24. I was out for a solo exploring day earlier in the year and I decided to head for a mooch around bentwters just to see what I could find what was different to the tour they show people.i actually found quite a bit.it was areally enjoyable to look around.a lot of the place is used as an industrial estate,and its nice to see it being put to use.there is active security there too who drive about..RAF Bentwaters was a former world war two base built in 1942 and was in use by the RAF till 1949 it was then taken over by the Americans who used it till 1993.it had a twin base up the road called RAF Woodbridge.several squadrons were based here over the years.the last being the infamous tank busters the A-10.it was also famous for the Rendlesham forest incident were servicemen from Woddbridge in 1980 saw flashing lights in the sky.it was classed as Britain's Roswell incident.funny most ufo sightings seem to be near American bases THE PLANES On the base is several old planes and helicoptors.a company does these up and sells them.not sure if the company exists still.as the same planes are still there in old photos I have seen online.they were cool to shoot though.my favourite being the two seater black navy harrier. SPECIAL WEAPOS STORES The special weapons storage area is situated behind the regular bomb stores.the regular ones are in use by a company.you know whe you go this area they held some pretty special stuff in here.there was prob nuke heads.CND always descended on Greenham common but in reality I think a lot of the American bases stored nukes.the stores are surrounded by several fence and barb wire and razor wire on top.you enter via a large double gate.once in the gate area number one gate would close and you would be trapped between two.you would then be authorized and allowed in.there is a tower above the gate house with machine gun apertures in there over looking he gate area.further in is a watch tower.and down the other end is a block,this looks like a garage but behind the shutter would be a Humme ready to ride out if under attack.the building also had machine gun apertures fscing in direct line down the main stores.also lots of telegraph poles were dotted around the compound,if Russian helicoptors carrying spetsnaz special forces were to try and land the poles would slow that down.these were serious times in the cold war SITE SECURITY With a base this size security was heavy,i managed to get in the police block,but the dog section was well sealed sadly. THE STAR WARS BUILDING To the rear of the site sit this building what is nicknamed the star wars building.this is because of basically the huge concrete shaped blast walls that surround it.the building itself is basically a block building.this was for the pilots.situated near the pens it was used for debriefing and briefing the pilots and there was toillets and showers and locker rooms,even a small medical room.i learnt after it is hired out now and again. THE VEICHLES Dotted around the airfield is several trucks.some real nice examples on here.shame they are in a state DEPUTY COMMANDER OPERATIONS This block when I looked through the windows looked so good.i was struggling to find a way in and nearly gave up.then I found a small gap and I was in.its one of the most decayed buildings I have been in.you could almost feel the damp and smell it in here.the deputy commander was in charge of being in contact and organisation of operatiox with other countries so basically he would work closely with there NATO aliies.there is a bunker building next door sadly that was a no go. RANDOM AIRFIELD STUFF This was the rules board for civilians visiting around the runway and taxiway areas. At either end of the airfield is a pair of buildings.these would act as a safety line if planes were in trouble.a cable would be pulled up to stop the planes over shooting the runway if they suffered some sort of problem.in the roomy you can still see the hole in the wall and plinth for whatever mechanism was used. nother watch tower to overlook the airfield.this one is in a right dilapidated state. Two of many hangars around the back end of the airfield.most of these had the squadrons insignia on the door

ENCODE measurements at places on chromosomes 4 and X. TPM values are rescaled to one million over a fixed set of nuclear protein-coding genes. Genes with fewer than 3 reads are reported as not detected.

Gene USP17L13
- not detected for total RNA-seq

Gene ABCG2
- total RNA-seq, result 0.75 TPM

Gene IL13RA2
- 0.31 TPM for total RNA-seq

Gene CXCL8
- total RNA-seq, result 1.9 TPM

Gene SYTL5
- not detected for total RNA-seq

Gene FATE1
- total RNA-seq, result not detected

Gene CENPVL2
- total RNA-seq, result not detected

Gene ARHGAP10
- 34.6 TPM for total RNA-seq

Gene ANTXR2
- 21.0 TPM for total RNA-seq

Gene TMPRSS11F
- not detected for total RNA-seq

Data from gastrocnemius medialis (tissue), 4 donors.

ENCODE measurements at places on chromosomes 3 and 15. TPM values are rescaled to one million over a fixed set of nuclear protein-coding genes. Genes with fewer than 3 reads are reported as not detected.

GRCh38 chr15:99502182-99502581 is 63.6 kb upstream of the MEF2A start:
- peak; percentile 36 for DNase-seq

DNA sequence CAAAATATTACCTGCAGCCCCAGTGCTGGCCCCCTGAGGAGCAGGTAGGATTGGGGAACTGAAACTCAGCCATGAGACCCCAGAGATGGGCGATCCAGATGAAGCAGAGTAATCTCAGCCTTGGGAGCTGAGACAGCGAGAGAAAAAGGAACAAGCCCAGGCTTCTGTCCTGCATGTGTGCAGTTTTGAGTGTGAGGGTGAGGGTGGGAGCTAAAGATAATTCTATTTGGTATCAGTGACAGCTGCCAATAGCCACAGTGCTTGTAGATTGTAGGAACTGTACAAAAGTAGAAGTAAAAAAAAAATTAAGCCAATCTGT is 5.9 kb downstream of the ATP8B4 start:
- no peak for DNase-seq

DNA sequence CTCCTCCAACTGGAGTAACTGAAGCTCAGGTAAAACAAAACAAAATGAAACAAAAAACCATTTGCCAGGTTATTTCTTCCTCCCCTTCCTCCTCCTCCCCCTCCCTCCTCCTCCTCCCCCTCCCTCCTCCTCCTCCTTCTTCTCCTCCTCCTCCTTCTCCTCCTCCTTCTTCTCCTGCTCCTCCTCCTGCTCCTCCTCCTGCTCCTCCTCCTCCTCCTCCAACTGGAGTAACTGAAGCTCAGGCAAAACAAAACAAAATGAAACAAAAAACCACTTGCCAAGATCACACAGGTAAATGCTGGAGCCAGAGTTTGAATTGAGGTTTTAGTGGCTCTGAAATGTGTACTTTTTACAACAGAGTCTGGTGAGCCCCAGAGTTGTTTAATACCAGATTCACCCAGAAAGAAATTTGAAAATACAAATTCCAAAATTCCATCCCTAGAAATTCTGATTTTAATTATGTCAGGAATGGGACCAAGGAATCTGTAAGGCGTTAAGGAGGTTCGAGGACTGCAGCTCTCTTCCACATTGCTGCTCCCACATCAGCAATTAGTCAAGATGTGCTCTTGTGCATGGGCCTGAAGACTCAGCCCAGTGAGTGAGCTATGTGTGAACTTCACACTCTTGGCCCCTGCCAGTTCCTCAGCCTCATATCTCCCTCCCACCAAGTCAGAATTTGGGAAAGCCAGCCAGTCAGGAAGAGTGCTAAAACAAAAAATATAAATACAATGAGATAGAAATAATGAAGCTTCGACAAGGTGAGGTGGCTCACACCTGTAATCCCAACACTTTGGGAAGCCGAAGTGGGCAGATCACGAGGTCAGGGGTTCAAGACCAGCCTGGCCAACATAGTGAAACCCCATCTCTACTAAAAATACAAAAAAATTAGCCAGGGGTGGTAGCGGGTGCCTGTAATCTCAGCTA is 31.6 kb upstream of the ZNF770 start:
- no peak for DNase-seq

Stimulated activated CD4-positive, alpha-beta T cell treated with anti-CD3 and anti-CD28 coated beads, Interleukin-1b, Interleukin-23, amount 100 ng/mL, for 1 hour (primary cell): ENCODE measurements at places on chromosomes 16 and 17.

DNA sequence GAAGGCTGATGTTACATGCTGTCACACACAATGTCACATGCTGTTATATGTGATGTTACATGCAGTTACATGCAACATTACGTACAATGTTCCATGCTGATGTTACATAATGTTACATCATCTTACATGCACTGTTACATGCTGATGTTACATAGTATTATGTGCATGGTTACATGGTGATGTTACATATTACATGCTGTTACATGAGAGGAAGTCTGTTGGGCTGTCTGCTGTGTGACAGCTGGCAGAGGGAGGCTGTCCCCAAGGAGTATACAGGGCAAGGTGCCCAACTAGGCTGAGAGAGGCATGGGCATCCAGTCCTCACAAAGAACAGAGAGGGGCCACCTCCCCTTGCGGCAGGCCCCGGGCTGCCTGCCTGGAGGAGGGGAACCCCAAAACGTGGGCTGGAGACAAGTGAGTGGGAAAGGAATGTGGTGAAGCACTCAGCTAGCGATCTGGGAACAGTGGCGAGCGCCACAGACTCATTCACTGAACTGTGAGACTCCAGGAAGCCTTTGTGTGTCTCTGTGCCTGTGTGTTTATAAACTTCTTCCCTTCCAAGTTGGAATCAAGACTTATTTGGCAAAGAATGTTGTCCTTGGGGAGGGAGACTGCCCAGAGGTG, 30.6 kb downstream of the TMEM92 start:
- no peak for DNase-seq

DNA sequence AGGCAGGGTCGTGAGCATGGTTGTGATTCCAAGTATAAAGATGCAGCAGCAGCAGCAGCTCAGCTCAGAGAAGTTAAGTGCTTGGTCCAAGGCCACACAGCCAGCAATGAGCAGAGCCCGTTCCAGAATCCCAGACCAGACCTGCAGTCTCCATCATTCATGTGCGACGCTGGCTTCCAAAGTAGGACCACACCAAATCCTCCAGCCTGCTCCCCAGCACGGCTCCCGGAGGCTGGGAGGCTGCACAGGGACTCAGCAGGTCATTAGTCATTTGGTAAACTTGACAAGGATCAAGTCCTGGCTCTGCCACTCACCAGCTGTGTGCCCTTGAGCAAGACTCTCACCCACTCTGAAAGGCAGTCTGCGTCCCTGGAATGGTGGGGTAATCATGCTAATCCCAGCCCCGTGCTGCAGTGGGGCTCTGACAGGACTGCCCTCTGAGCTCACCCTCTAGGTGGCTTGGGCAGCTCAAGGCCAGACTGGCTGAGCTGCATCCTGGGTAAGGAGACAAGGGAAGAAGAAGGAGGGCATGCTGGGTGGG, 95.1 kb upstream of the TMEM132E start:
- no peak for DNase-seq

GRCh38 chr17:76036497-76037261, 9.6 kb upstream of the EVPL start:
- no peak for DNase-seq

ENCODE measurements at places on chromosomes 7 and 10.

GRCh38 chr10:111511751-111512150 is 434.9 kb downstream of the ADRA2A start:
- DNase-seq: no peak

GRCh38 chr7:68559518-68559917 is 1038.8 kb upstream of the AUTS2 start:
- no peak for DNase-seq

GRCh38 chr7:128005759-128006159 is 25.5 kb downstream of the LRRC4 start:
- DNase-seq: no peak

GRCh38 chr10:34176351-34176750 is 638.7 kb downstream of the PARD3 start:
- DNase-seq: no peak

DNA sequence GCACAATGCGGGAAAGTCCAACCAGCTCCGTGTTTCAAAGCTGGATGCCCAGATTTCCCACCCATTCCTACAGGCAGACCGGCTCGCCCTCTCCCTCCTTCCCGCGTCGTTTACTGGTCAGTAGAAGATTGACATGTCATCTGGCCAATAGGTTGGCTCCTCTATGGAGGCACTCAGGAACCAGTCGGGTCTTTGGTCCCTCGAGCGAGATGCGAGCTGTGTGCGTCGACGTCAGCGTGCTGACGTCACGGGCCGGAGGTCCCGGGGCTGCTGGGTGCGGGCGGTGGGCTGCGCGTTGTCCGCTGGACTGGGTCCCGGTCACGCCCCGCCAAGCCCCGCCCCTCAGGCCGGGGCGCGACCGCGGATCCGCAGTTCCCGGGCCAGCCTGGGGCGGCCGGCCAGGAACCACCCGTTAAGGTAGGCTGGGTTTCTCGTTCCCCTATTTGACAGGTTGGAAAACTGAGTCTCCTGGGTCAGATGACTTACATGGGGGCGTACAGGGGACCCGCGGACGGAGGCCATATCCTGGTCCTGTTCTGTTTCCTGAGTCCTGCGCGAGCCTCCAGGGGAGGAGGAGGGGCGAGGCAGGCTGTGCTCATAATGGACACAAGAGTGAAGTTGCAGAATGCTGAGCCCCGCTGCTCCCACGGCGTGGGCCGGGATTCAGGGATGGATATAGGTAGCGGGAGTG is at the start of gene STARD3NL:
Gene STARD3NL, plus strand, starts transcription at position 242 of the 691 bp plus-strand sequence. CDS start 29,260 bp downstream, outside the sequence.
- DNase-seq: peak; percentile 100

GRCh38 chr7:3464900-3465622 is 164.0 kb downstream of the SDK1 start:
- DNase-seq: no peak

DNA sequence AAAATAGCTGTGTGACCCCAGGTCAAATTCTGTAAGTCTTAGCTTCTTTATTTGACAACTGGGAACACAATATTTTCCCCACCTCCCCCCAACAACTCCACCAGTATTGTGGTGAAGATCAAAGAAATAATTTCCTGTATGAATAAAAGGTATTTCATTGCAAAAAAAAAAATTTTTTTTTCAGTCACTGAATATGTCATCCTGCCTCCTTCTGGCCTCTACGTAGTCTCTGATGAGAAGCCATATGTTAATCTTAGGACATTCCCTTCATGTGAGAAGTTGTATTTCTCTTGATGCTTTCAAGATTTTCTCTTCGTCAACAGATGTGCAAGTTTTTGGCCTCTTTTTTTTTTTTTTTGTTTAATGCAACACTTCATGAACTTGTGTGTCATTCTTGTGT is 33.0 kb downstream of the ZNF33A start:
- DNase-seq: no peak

25. Here's a little selection of some of the more random, less-obvious shots from 10 years of exploring asylums. One shot each from most of the ones I've visited. Thought I'd try and avoid the obvious shots a little. Aston Hall (Nottinghamshire Mental Defective Colony, opened in 1930) Ward block Bangour Village (West Lothian District Asylum, opened in 1906) Main administration block Barrow (2nd Bristol Borough Mental Hospital, opened in 1938) Main corridor Bethel (Charitable public asylum, opened in 1713) Day room Bethlem Royal (4th incarnation of "Bedlam" (founded in 1247), initially for private middle-class patients, opened in 1930) Admin block staircase Cane Hill (3rd Surrey County Asylum, opened in 1883) Chapel altar Carlton Hayes (Leicestershire & Rutland County Asylum, opened in 1904) Chapel Cefn Coed (Swansea Borough Mental Hospital, opened in 1932) South-eastern view of ward block and water tower Colney Hatch (aka Friern, 2nd Middlesex County Asylum, later 2nd London County Asylum, opened in 1851) Admin block tower Denbigh (aka North Wales Asylum, opened in 1848) View from ward block window towards admin block clock tower Fairfield (Three Counties Asylum (for Bedfordshire, Hertfordshire & Huntingdonshire), opened in 1860) South east view of main block Fair Mile (Berkshire County Asylum, opened in 1870) South-east view of main block Fulbourn (Cambridgeshire & Ely County Asylum, opened in 1858) Main elevation (admin block in centre) Gartloch (Glasgow District Asylum, opened in 1896) View from dormitory window Glenside (Bristol Borough Asylum, opened in 1861) Chapel window Goodmayes (West Ham Borough Asylum, opened in 1901) Gallery with cell doors Hanwell (Middlesex County Asylum, later first London County Asylum, opened in 1831) Main corridor in female wing Harperbury (Middlesex Mental Defective Colony, opened in 1934) Dormitory Hartwood (Lanarkshire District Asylum, opened in 1895) Jump-proof fire escape Heckingham (former Norwich Union Workhouse, converted into 2nd Norfolk County Mental Hospital, opened in 1927) Main elevation Hellingly (East Sussex County Asylum, opened in 1903) Corridor network (with random portable bathtub) Hensol (Glamorganshire Mental Defective Colony, opened in 1930) Interview room High Royds (3rd West Riding County Asylum, opened in 1888) Glazed-tile doorway Horton (8th London County Asylum, opened in 1902) Administration block The Lawn (Charitable Public Asylum, opened in 1820) View from eastern wing Lennox Castle (Dunbartonshire Mental Defective Colony, opened in 1937) Admin block coaching entrance Leybourne Grange (Kent Mental Defective Colony, opened in 1936) OT room Little Plumstead (Norfolk Mental Defective Colony, opened in 1930) Discarded training material Mapperley (Nottingham Borough Asylum, opened in 1880) Southern aspect Middlewood (2nd West Riding County Asylum, opened in 1872) Chapel Napsbury (Middlesex County Asylum, opened in 1905) Recreation hall (left) and ward block (right), with water tower in background Pen-Y-Fal (Monmouthshire County Asylum, opened in 1851) Ward blocks Pool Parc (Overspill annexe to North Wales Mental Hospital, opened in 1937) Main corridor Rauceby (Kesteven County Asylum, opened in 1902) Administration block Rosslynlee (East Lothian & Peebles District Asylum, opened in 1874) Recreation hall Runwell (East Ham & Southend-on-Sea Borough Mental Hospital, opened in 1937) Chapel Severalls (2nd Essex County Asylum, opened in 1913) Gallery with cell doors St Andrew's (Norfolk County Asylum, opened in 1814) Mortuary St Brigid's (Connaught District Asylum, opened in 1833) Ward corridor St Cadoc's (Newport Borough Asylum, opened in 1906) Window in day-room. St Clement's (Ipswich Borough Asylum, opened in 1870) "Quiet room" in medium-secure annexe St Crispin (Northamptonshire County Asylum, opened in 1876) Staircase in Superintendent's residence St David's (Joint Counties Asylum for Carmarthenshire, Pembrokeshire & Cardiganshire, opened 1865) Observation room in annexe St George's (Northumberland County Asylum, opened in 1859) Corridor network St John's (Lincolnshire County Asylum, opened in 1852) Admin block main reception St Mary's (Gateshead Borough Asylum, opened in 1914) Corridor network Stone House (The City Of London Asylum, opened in 1866) Dining hall Strathmartin (aka Balvodan) (Charitable Public Idiot Asylum, opened in 1855) Eastern side of main building Sunnyside Royal (Montrose District Asylum, opened in 1858) Congregation area outside recreation hall Talgarth (Joint Breconshire and Radnorshire County Asylum, aka Mid-Wales Asylum, opened in 1903) View from ward window The Towers (Leicester Borough Asylum, opened in 1869) Main corridor in ward section of eastern block West Park (11th London County Asylum, opened in 1915 as Canadian War Hospital, reopened in 1923 as mental hospital) Geriatric ward day room Whittingham (4th Lancashire County Asylum, opened in 1873) Entrance into ward block from corridor network